At first reading, can you understand the following sentence? I have given the pronouncement of the longer word so you can sound it out.

The boots and bonnets made of AL-oo-MIN-ē-um are in a queue to be dispatched by lorrie.

Yes, it is in English, but British English. And before I explain what it means, let me tell you a story about the importance of understanding a culture’s language and nuances of communication.

In 1983 Janet and I and our two young children spent the summer living in southern England. We were renting a flat from a couple. I was working odd jobs for them to buy books. They asked me to paint their fence. I needed clothes to paint in.

I asked the very proper Catholic wife if I could borrow a pair of her husband’s dirty, old pants to paint in. The blood drained from her face, her mouth dropped open and she gasped for words.

Had I said something wrong? I just wanted some pants in which to paint. Ah, later I found out I should have asked for “trousers.” In England “pants” mean “underwear”. Ouch! Now I realized why she was so shocked. I was embarrassed. I have misunderstood their language even though it was English.

I also in good humor called a friend in England a “bugger” because he was jousting with me. It was a humorous way of saying he was challenging me in conversation. It was like saying, “Why you rascal, you’re a real bugger!” It was said in all innocence and fun.

But in England “bugger” is a profoundly vulgar word which means one who sodomizes another – buggering. Again, sheepishly, I learned how important it is to understand the words, inflections, and language of a particular people, even when it is English.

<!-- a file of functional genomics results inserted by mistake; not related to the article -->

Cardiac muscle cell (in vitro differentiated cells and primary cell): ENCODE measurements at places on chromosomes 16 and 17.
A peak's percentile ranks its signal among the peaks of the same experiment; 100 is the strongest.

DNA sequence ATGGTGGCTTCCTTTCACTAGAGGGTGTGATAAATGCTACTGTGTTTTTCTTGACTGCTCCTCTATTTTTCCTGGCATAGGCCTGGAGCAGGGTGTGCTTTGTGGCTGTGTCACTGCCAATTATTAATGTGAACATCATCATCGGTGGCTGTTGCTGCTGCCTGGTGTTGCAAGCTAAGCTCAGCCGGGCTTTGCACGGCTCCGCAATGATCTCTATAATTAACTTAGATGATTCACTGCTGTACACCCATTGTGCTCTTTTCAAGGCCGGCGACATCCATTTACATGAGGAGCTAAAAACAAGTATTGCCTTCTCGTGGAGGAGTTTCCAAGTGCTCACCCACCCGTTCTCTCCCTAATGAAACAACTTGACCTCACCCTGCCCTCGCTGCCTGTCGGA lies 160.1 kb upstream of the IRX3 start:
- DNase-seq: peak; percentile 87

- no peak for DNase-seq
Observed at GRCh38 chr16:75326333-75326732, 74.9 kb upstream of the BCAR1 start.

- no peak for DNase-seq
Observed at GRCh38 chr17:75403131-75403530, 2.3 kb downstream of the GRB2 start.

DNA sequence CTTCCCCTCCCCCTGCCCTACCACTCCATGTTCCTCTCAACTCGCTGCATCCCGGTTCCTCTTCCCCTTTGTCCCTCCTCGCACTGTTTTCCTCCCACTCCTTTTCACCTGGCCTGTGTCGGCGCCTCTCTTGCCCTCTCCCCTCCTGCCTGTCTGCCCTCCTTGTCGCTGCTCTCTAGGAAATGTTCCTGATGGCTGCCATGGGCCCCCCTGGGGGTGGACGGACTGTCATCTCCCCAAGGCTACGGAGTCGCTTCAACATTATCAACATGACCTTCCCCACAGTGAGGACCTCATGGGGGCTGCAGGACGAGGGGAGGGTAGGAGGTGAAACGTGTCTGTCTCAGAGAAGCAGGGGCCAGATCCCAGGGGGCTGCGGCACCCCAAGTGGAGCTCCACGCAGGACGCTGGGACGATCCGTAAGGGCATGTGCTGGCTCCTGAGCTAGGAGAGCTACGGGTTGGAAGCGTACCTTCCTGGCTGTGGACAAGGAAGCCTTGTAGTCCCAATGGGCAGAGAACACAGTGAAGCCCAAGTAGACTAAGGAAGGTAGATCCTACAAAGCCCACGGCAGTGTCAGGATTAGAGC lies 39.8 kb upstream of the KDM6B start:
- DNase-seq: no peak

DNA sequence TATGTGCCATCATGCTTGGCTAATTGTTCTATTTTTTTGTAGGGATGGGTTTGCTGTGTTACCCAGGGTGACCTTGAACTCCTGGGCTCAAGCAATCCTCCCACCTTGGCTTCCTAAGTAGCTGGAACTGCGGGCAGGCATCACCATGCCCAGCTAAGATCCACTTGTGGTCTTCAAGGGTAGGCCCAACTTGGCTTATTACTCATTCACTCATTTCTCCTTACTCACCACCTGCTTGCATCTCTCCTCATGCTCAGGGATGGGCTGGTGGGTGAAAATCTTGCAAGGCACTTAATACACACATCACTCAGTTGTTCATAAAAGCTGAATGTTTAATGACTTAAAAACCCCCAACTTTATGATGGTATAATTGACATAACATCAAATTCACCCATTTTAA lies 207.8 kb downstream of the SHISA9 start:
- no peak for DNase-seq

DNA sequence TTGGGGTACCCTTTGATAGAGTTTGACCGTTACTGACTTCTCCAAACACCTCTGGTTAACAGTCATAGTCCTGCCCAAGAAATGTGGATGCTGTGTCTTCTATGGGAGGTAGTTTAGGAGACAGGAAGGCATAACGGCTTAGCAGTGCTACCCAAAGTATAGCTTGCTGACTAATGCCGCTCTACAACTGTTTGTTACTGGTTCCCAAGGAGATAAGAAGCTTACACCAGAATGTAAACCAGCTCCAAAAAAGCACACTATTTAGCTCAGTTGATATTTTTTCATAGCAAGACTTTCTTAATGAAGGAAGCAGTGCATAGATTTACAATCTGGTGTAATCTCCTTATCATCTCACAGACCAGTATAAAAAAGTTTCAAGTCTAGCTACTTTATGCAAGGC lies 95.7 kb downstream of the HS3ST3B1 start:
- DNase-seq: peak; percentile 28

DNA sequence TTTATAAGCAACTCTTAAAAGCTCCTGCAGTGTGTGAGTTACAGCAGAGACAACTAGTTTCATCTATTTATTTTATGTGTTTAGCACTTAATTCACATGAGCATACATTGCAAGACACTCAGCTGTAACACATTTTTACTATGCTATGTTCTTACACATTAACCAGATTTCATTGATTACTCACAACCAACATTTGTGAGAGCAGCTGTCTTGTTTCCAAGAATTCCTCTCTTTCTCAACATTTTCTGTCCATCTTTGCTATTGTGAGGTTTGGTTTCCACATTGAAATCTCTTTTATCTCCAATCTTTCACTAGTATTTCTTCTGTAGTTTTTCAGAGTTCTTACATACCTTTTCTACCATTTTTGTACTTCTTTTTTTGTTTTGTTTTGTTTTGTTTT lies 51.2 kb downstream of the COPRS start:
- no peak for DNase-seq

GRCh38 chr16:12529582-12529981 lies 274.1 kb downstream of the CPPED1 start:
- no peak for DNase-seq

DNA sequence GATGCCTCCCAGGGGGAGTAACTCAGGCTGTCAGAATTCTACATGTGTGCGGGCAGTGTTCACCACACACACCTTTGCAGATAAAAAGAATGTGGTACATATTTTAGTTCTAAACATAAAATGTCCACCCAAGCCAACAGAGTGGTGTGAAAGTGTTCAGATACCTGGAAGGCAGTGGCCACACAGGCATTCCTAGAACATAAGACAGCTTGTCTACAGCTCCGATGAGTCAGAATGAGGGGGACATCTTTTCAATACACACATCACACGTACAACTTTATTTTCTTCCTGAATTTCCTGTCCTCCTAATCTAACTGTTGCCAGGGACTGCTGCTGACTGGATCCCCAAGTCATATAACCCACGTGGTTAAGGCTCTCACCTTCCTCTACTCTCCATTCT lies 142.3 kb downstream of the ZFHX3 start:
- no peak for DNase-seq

This really comes into play when we pick up a Bible and begin reading in English when the original language of the Bible was NOT English but Hebrew and Greek and was written in very specific cultures with words and meaning and nuances we don’t have in English.

Placing ourselves in the conventions and way of life of other societies is crucial to be able to understand their life and communication.

This is so important with understanding the Bible. It is also crucial to understanding English, the original English.

So, what does this mean, “The boots and bonnets are made of AL-oo-MIN-ē-um in a queue to be dispatched by lorrie.”

In American English it means nothing. It is gibberish. But in British English, it means, “The car’s trunk and hoods made of aluminum are in line to be sent by truck.”

So, when reading the Bible, beware! For example, what does St. Paul mean, “For we hold that one is justified by faith apart from works of the law” (Rom 3:28).

What does “faith” mean and what are the “works of the law” as understood by St. Paul. Ah, so much to learn and so many presumptions and assumptions and denominational interpretations to avoid. (see my blog HERE)

Another of my blogs that explains this further is HERE.

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This Post Has One Comment

  1. Bill912

    I was in Scotland some years back, when the desk clerk at my hotel told me I could take the “lift” to my room. As I stood there with a confused look on my face (possibly I was wondering how I could drive a car to the 4th floor), he pointed to the elevator.

    As George Bernard Shaw supposedly said: “The British and the Americans are two peoples separated by a common language.”

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